parallax
do you make decisions? yes, we all do.

as a matter of course, everyone, everyday is faced with a series of decisions. there is a constant onslaught of decision points that interweave the fabric of our lives. it starts at the first dawn of consciousness and ends with its last flicker. the very moment we experience lucidity is the very moment we have to make a decision. think about it, what is your first reaction the moment sweet slumber is interrupted by your mobile phone’s alarm in the morning (or in my case a precocious four-year-old boy)?

that is what i thought…

the decisions do not end there, rather they compile minute after minute after minute. it is a matter of course; a condition of the human spirit; the blessed consequence of free will (or free capacity to choose depending on your theological and philosophical bent). some are minute and imperceptible; some are major and require many thought cycles: the way in which you put your clothes on juxtaposed to who you will vote for for president. even continuing to read this post is a decision you are making.

in the praxis of my professional life i have realized an idiom as intuitive as it is absurd. a decision parallax as it were. individuals often find themselves faced with the need to make a decision, yet feel that it is not permissible for them to do so. this parallax exists, not as a oxymoron, but as a distortion of apparent reality (that which presents itself as immediately true, whether actually true or not) of what a decision is.

this parallax manifests itself in the life of the average person in the united states (but certainly is not limited there) in some innocuous ways and in some very noticeable ways. no matter how repetitive a task or predictable a set of work is, there exists outliers; edge cases; exceptions. when these exceptions arise, so does the parallax—the distortion of the reality of decision making.

have you ever come across a situation at work, at home, at school, on the bus, in your car, with your family, where a decision needed to be made and you suddenly did not know if you could make the decision (or even had the right to)?

and there is the rub. it is possible to have to make a decision about whether or not you have the ability to make a decision. reality is distorted. the parallax manifests. our natural decision making ability is put on hold, waiting for an external force to allow us to move on. there is something entirely unnatural about it.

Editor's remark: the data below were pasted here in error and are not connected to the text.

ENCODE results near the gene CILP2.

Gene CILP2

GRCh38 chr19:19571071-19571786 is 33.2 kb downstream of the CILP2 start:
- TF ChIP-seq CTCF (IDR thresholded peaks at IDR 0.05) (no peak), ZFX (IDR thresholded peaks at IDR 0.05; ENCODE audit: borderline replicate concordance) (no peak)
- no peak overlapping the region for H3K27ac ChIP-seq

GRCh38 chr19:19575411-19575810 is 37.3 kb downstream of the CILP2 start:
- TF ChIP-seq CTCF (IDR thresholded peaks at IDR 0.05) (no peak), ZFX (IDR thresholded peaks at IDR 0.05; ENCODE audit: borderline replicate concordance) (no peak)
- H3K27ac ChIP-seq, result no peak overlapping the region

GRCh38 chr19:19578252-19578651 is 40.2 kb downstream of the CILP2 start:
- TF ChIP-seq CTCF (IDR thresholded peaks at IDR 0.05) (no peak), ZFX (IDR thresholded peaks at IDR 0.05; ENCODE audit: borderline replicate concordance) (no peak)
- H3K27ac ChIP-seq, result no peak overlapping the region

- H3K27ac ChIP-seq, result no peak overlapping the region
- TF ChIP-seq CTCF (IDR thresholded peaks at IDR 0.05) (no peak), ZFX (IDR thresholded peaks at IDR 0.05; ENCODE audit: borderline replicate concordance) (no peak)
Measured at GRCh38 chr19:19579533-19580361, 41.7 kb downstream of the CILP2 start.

to that i offer a simple formula of how to move beyond the decision parallax and into a pragmatic course. as the saying goes, in business the only bad decision is not making one. so for those of you interested in project management, management, or want a simple way to look at decision making, i offer the following:

  1. the subject matter of the decision is inconsequential; when moving past the decision parallax what you need to make a decision about is not as important as you think it is. it is a factor, but not the focus. decide to put that aside for a moment and look at the decision to be made objectively.
  2. ask yourself, “if i do not make this decision, will my world end?” not really, but you need to evaluate the importance of making the decision at that moment. decide if you need to decide.
    • if you do not need to decide at that moment, move on and put the decision off until you do.
    • if you do need to decide at that moment, then resolve to decide.
  3. if you do need to decide ask yourself, “am i free to make this decision on my own, or does someone else need to make it?” decide to decide.
    • if you are free to make the decision make it.
    • if you are not free to make a decision, find out who is and have them make it.

to be clear this is not a formula for procrastination, rather quite the opposite. this is a pragmatic guideline to move beyond decision parallax and move on with your day. procrastination happens when you do not follow this guideline (or some similar process)—when you delay decisions that you can and should make and have no encumbrances.

take a moment and apply this to the project you are working on. the homework assignment you have yet to start. the color of paint you want to paint your living room.

the simple reality is that even in figuring out how to make a decision you need to make decisions. the parallax is nothing more than a false perspective that a decision to be made is stopping you from moving forward in whatever context you are in. focus on the component decisions and the big picture comes flying right back into view and the parallax fades away.

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